Pa. man won't be tried in 1979 death

July 01, 2004|by DON AINES

CHAMBERSBURG, PA. - A Chambersburg man charged six years ago in the 1979 shooting death of a Waynesboro, Pa., man will not be tried, according to Franklin County District Attorney John F. Nelson.

Nelson said Wednesday he has prepared a petition to dismiss the criminal homicide charge against Michael Wayne McCormick because of insufficient evidence, after the Pennsylvania Superior Court last month upheld a Court of Common Pleas ruling by Judge Richard J. Walsh that a statement McCormick made to police was inadmissible.

"Without the statement of the defendant, the commonwealth doesn't have enough evidence to go forward," Nelson said.

"Thank God, is all I can say," McCormick, 56, said Wednesday. "I'm going to relax myself for once instead of being nervous all the time."


Pennsylvania State Police charged McCormick in 1998 with the death of Alan Bennett Cosey, 23, who died of a gunshot wound to the chest on the night of March 28-29, 1979, according to court records. Cosey's death, which was reported to police by McCormick, was ruled a suicide at the time.

Vickie Lemmon, who was the estranged wife of Cosey at the time of his death, had told her psychiatrist over the years that she believed her husband had been murdered, according to police records. In 1997, the psychiatrist contacted a private investigator who contacted state police, according to court documents.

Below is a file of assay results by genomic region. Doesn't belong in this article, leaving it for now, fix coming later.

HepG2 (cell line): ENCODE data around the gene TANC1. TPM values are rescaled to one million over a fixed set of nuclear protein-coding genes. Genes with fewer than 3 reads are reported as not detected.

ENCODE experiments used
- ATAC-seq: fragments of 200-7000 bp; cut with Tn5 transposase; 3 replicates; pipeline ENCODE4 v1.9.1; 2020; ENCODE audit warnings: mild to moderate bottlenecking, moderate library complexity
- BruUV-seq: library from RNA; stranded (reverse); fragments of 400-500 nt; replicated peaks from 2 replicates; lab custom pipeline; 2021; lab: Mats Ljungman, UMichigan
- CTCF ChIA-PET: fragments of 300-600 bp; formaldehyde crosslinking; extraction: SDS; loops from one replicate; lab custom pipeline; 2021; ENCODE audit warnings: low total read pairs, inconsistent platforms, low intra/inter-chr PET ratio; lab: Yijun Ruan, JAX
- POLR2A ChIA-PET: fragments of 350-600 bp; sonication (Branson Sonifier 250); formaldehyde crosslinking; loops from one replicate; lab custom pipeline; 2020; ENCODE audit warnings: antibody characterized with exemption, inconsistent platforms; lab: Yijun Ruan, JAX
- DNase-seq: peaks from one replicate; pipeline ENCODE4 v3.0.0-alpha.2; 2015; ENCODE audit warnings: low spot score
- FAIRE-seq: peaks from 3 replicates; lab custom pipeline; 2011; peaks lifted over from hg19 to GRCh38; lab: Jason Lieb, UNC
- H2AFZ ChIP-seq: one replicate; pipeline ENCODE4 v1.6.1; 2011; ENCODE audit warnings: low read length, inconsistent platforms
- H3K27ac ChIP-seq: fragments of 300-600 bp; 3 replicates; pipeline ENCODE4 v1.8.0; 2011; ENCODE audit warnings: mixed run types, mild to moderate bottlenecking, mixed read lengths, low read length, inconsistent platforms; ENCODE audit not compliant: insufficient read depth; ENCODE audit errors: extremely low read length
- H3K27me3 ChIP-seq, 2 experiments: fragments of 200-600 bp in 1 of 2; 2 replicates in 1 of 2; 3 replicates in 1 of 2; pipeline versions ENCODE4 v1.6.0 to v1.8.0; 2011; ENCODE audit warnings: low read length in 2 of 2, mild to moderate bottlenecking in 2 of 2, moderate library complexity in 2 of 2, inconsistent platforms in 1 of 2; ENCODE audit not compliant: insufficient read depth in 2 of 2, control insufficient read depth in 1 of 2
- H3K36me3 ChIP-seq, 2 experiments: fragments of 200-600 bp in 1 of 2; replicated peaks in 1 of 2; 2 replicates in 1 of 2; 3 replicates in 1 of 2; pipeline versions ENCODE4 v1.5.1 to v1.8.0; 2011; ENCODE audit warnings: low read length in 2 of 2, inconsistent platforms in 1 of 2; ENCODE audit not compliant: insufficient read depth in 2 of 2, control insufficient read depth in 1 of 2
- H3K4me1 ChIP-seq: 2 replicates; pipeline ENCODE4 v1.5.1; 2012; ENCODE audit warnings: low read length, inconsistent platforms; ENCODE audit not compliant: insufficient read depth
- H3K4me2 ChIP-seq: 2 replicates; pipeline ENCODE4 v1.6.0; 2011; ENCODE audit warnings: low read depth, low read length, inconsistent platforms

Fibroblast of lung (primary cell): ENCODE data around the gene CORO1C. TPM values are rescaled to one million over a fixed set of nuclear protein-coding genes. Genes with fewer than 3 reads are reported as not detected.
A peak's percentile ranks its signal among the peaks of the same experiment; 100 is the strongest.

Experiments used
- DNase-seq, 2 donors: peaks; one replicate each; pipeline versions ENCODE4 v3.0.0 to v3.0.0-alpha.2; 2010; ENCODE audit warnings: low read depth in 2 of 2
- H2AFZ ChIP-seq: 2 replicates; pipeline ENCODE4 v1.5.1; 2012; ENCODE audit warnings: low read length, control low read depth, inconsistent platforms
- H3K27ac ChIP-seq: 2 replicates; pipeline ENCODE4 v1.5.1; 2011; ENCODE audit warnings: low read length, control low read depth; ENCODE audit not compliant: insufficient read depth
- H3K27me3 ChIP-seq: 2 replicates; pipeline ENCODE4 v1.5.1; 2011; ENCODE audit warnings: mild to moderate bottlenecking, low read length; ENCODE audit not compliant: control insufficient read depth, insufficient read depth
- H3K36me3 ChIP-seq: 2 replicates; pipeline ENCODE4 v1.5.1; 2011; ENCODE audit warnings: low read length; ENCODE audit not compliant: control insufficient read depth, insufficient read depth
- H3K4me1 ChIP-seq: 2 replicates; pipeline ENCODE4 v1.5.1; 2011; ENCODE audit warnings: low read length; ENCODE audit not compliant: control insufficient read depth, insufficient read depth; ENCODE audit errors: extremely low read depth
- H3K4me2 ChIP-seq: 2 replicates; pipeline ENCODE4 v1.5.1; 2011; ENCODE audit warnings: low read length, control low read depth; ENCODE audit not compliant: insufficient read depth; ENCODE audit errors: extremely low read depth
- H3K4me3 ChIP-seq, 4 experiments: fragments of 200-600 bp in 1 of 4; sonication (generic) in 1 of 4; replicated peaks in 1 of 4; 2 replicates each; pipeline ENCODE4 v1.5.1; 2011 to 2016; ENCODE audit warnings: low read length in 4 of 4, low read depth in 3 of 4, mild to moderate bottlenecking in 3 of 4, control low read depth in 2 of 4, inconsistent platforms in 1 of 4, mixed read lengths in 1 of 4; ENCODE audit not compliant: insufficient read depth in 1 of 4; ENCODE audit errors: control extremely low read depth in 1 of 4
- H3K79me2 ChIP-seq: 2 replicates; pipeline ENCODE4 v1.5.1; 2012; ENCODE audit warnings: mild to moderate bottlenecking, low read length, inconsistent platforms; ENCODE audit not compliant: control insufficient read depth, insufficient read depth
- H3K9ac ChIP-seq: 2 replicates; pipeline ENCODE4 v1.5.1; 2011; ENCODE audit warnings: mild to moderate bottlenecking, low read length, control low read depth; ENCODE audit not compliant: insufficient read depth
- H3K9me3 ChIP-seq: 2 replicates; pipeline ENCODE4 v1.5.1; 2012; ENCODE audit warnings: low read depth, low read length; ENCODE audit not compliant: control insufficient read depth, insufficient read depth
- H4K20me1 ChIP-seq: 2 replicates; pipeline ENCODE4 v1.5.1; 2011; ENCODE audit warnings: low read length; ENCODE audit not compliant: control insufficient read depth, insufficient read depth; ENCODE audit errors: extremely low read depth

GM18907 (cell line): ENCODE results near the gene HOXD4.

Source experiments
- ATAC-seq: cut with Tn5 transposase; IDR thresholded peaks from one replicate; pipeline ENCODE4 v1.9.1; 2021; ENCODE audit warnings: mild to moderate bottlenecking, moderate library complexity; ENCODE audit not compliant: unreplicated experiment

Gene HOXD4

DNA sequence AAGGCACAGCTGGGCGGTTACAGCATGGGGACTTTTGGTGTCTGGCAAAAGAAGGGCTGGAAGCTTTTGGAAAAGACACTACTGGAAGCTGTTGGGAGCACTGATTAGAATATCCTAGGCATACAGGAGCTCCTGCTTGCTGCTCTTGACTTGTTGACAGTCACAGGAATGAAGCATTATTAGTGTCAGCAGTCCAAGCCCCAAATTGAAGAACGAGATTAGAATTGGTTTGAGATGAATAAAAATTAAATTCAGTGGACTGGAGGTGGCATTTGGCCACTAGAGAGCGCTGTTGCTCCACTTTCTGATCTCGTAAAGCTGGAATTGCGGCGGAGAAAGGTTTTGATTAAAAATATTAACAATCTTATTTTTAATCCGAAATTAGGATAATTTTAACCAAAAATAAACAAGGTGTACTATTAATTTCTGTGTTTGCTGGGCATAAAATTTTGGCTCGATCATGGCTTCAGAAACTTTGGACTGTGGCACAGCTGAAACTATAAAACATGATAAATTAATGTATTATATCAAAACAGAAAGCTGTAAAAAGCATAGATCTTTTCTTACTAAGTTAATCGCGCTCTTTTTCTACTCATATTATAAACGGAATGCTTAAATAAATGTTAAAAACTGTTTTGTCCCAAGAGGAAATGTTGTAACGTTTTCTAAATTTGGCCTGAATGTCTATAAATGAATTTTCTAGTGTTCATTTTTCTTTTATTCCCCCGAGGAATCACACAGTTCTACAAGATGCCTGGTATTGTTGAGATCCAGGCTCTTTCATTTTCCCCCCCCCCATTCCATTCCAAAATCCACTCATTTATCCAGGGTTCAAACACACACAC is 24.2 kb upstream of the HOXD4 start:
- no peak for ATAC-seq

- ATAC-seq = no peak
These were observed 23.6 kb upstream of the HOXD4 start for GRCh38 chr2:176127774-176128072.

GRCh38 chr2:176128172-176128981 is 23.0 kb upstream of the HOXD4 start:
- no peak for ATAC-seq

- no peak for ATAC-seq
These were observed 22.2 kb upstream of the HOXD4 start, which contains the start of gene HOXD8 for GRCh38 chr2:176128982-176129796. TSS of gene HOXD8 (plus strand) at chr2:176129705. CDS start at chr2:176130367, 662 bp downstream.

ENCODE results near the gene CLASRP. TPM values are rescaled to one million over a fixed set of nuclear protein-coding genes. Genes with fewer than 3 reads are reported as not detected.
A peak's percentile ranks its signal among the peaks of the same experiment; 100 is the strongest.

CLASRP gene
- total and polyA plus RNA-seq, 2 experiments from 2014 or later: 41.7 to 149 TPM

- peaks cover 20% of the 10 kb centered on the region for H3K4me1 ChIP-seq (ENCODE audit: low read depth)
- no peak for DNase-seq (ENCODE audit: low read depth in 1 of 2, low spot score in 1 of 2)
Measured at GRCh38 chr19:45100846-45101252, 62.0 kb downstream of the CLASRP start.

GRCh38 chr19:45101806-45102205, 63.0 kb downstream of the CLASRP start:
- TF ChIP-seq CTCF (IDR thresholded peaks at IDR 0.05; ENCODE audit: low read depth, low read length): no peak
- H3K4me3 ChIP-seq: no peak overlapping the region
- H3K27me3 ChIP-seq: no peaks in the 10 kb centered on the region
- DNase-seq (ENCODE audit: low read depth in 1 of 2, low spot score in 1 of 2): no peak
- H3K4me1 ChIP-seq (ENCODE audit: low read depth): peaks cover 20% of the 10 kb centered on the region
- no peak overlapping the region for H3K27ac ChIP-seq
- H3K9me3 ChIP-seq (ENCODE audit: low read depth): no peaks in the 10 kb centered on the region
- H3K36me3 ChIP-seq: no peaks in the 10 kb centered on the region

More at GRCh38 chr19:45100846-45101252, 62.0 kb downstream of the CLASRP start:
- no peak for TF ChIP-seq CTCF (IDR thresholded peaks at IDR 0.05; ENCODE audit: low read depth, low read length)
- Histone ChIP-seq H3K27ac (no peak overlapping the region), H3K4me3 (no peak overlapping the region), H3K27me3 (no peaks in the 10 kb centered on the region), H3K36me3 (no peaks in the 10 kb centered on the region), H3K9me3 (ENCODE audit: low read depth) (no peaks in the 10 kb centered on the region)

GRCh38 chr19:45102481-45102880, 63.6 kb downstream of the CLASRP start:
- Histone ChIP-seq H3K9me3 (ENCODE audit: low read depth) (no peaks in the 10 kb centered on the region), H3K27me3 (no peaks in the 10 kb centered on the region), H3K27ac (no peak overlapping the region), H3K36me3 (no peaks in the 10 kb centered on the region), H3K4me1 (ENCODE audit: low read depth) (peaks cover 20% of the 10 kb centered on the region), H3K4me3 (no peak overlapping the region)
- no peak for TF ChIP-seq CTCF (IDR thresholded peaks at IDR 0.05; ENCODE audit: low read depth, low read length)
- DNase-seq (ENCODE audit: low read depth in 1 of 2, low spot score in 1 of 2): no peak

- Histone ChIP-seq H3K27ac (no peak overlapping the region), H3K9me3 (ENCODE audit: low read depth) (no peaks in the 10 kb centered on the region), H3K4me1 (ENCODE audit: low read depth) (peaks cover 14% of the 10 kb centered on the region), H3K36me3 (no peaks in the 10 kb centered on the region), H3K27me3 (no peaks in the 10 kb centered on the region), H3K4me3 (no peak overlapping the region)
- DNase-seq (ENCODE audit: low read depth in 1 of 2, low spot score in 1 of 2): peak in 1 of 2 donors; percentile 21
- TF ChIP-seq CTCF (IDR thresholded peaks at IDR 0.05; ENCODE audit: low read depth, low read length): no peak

Lemmon said Nelson's decision came as a surprise.

"I was expecting to go there today to learn what his court date was, not that they were dropping the case," she said.

McCormick, who said two strokes have left him disabled, maintains he was not responsible for Cosey's death.

"There was nothing I could do about it," McCormick said. He said it happened so fast he was unable to stop Cosey from shooting himself.

"When he shot himself, he fell flat backward and I went for help. That's all I could do," he said.

In February 1998, McCormick submitted to a polygraph test and interviews with police at the barracks in Chambersburg. According to allegations in court records, McCormick admitted on Feb. 6 to helping Cosey shoot himself.

A trooper stated McCormick told police on Feb. 6 he and Cosey "were tugging back and forth on the gun and he decided to pull the trigger to help his friend commit suicide," according to court records.

Police did not record the statement, or have a signed statement from McCormick, according to his attorney, Eric Weisbrod.

In 2000, Walsh "threw the case out based on pre-arrest delay," Nelson said. The prosecution appealed that decision to the Pennsylvania Superior Court, which reversed Walsh's ruling.

Weisbrod said he filed a petition for allowance of appeal to the Pennsylvania Supreme Court, which was denied.

Weisbrod said the case went back to Walsh, who ruled on remaining defense motions, including one to suppress McCormick's Feb. 6, 1998, statement to police. Walsh granted that motion in 2003, ruling that a Miranda waiver McCormick signed for the polygraph test did not apply to his subsequent interrogation by police.

The judge wrote that McCormick was under "custodial interrogation" because "a reasonable person ... would likely believe that his personal freedom was impaired in a significant way" during questioning.

Nelson disagreed, saying Wednesday that McCormick was not in custody and was allowed outside the barracks unattended during questioning to smoke and have coffee. Nelson said, however, he did not have specific grounds to appeal the Superior Court's ruling to the Supreme Court.

"Maybe I'm fighting a losing battle, but I'm not ready to give up," Lemmon said Wednesday after talking with Nelson.

"You just don't shoot yourself in the heart and re-cock the pistol," she said of evidence in court records that the gun, which Cosey owned, was found with the hammer on a live chamber, not the one that discharged the fatal bullet.

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